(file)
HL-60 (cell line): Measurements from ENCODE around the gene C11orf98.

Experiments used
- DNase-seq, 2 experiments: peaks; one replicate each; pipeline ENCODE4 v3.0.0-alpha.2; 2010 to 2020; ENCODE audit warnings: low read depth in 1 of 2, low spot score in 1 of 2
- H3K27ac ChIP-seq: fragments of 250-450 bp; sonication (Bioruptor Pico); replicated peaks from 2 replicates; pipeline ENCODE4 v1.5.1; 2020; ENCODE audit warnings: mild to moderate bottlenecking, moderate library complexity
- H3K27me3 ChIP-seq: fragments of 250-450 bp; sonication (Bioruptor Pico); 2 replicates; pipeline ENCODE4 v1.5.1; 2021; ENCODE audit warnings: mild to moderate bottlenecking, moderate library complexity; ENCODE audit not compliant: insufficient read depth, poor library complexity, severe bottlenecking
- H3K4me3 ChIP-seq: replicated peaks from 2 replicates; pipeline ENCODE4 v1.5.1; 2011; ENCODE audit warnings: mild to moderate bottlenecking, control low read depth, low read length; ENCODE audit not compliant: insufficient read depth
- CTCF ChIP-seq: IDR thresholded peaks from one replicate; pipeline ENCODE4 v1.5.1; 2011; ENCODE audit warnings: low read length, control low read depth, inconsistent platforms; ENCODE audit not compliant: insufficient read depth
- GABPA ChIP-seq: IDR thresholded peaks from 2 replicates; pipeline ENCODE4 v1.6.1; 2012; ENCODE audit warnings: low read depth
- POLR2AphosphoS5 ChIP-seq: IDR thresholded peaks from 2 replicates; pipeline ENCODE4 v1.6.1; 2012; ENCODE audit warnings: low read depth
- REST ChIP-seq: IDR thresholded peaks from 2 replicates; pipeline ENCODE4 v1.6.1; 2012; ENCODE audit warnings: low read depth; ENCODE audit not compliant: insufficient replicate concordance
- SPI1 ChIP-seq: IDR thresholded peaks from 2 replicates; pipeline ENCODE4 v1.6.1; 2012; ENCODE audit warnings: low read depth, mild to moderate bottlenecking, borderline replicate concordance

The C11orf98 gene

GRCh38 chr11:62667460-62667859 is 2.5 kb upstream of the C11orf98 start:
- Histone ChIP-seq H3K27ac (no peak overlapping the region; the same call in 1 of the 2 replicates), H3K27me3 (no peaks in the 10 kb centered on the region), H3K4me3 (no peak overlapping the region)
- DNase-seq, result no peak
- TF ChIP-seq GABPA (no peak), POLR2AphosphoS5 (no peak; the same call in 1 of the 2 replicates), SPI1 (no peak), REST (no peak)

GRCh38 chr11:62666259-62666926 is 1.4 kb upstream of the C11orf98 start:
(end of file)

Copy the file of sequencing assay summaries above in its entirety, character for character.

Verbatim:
HL-60 (cell line): Measurements from ENCODE around the gene C11orf98.

Experiments used
- DNase-seq, 2 experiments: peaks; one replicate each; pipeline ENCODE4 v3.0.0-alpha.2; 2010 to 2020; ENCODE audit warnings: low read depth in 1 of 2, low spot score in 1 of 2
- H3K27ac ChIP-seq: fragments of 250-450 bp; sonication (Bioruptor Pico); replicated peaks from 2 replicates; pipeline ENCODE4 v1.5.1; 2020; ENCODE audit warnings: mild to moderate bottlenecking, moderate library complexity
- H3K27me3 ChIP-seq: fragments of 250-450 bp; sonication (Bioruptor Pico); 2 replicates; pipeline ENCODE4 v1.5.1; 2021; ENCODE audit warnings: mild to moderate bottlenecking, moderate library complexity; ENCODE audit not compliant: insufficient read depth, poor library complexity, severe bottlenecking
- H3K4me3 ChIP-seq: replicated peaks from 2 replicates; pipeline ENCODE4 v1.5.1; 2011; ENCODE audit warnings: mild to moderate bottlenecking, control low read depth, low read length; ENCODE audit not compliant: insufficient read depth
- CTCF ChIP-seq: IDR thresholded peaks from one replicate; pipeline ENCODE4 v1.5.1; 2011; ENCODE audit warnings: low read length, control low read depth, inconsistent platforms; ENCODE audit not compliant: insufficient read depth
- GABPA ChIP-seq: IDR thresholded peaks from 2 replicates; pipeline ENCODE4 v1.6.1; 2012; ENCODE audit warnings: low read depth
- POLR2AphosphoS5 ChIP-seq: IDR thresholded peaks from 2 replicates; pipeline ENCODE4 v1.6.1; 2012; ENCODE audit warnings: low read depth
- REST ChIP-seq: IDR thresholded peaks from 2 replicates; pipeline ENCODE4 v1.6.1; 2012; ENCODE audit warnings: low read depth; ENCODE audit not compliant: insufficient replicate concordance
- SPI1 ChIP-seq: IDR thresholded peaks from 2 replicates; pipeline ENCODE4 v1.6.1; 2012; ENCODE audit warnings: low read depth, mild to moderate bottlenecking, borderline replicate concordance

The C11orf98 gene

GRCh38 chr11:62667460-62667859 is 2.5 kb upstream of the C11orf98 start:
- Histone ChIP-seq H3K27ac (no peak overlapping the region; the same call in 1 of the 2 replicates), H3K27me3 (no peaks in the 10 kb centered on the region), H3K4me3 (no peak overlapping the region)
- DNase-seq, result no peak
- TF ChIP-seq GABPA (no peak), POLR2AphosphoS5 (no peak; the same call in 1 of the 2 replicates), SPI1 (no peak), REST (no peak)

GRCh38 chr11:62666259-62666926 is 1.4 kb upstream of the C11orf98 start: